For example, Shopify, which supplies point-of-sale software to Quebec and select individual cannabis growers in various provinces, rose 45% in the second quarter. Shopify is expected to "see the green" in the years to come as marijuana companies lean on its sophisticated e-commerce platform to drive sales and improve the efficiency of their supply chains. Yet marijuana likely remains a relatively small component of Shopify's sales, meaning big gains in other industries thrust this popular software provider (and its revenue) higher.

Constellation Brands, which gains its association with pot stocks via its 37% equity stake in Canopy Growth, gained a healthy 12% in the second quarter after reporting solid operating growth from its alcohol brands. Despite Canopy's 670-million-Canadian-dollar loss in fiscal 2019, resulting in a $106 million charge for Constellation (that's in U.S. dollars), the company still managed to boost beer shipments by 5.4% and grow sales by a little over 2% in its first quarter. Constellation Brands' earnings-per-share outlook for the year also rose modestly.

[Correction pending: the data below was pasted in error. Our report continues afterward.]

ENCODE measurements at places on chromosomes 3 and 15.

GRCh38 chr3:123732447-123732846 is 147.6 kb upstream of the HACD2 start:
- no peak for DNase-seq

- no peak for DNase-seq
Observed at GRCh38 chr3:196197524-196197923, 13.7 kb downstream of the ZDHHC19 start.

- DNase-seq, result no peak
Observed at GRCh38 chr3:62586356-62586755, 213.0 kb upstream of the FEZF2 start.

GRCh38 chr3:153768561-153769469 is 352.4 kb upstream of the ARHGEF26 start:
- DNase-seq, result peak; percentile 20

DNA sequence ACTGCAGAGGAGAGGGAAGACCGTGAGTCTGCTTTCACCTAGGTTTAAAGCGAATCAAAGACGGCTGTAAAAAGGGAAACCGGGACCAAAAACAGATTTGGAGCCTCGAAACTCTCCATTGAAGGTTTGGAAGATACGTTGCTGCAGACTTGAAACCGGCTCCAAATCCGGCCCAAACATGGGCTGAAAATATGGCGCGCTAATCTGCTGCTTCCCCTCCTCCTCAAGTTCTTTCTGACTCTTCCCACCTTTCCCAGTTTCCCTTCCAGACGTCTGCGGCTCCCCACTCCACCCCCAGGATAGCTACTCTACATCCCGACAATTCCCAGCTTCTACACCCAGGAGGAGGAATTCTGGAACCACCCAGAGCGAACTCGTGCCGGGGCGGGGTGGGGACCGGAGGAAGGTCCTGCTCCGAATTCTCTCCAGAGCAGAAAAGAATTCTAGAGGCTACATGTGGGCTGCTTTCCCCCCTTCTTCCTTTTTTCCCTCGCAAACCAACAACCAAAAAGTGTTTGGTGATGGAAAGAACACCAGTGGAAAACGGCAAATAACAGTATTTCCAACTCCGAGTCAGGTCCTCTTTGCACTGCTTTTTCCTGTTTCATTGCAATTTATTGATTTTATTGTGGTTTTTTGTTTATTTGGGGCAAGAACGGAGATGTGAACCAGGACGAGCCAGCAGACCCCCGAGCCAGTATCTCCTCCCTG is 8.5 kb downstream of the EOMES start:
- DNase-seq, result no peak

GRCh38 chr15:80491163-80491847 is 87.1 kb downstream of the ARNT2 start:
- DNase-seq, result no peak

Lawn and garden expert Scotts Miracle-Gro also dazzled with an uncharacteristically strong 25% gain in the three-month period. Even though Scotts Miracle-Gro's subsidiary Hawthorne Gardening, a supplier of hydroponics, lighting, soil, and nutrient solutions for the marijuana industry, has struggled, investors have kept in mind that the company's core lawn and garden segment for residential and commercial clients still represents north of 85% of total sales.

In other words, having exposure to cannabis is great, but having a fallback business is even better when you're a brand-name company.

A person holding a vial of cannabidiol oil in front of a cannabis plant.

Image source: Getty Images.

Anything involving CBD or CBD extraction was hot, hot, hot!

As was the case with the best-performing marijuana stocks in the first half of 2019, the second quarter saw cannabidiol (CBD) extraction-service providers and CBD-based drug developers soar in value. CBD is the nonpsychoactive cannabinoid best known for its perceived medical benefits.

CBD-focused drug developer Zynerba Pharmaceuticals was, hands down, the best marijuana stock in the second quarter and first half of the year. Zynerba's lead product, a transdermal CBD gel known as Zygel, is being tested in late-stage trials for Fragile X Syndrome and will be looked at closely for autism spectrum disorders. Not a lot is known about CBD's potential medical benefits, but the American public and investors appear convinced that it could be an inexpensive wonder drug for a host of ailments.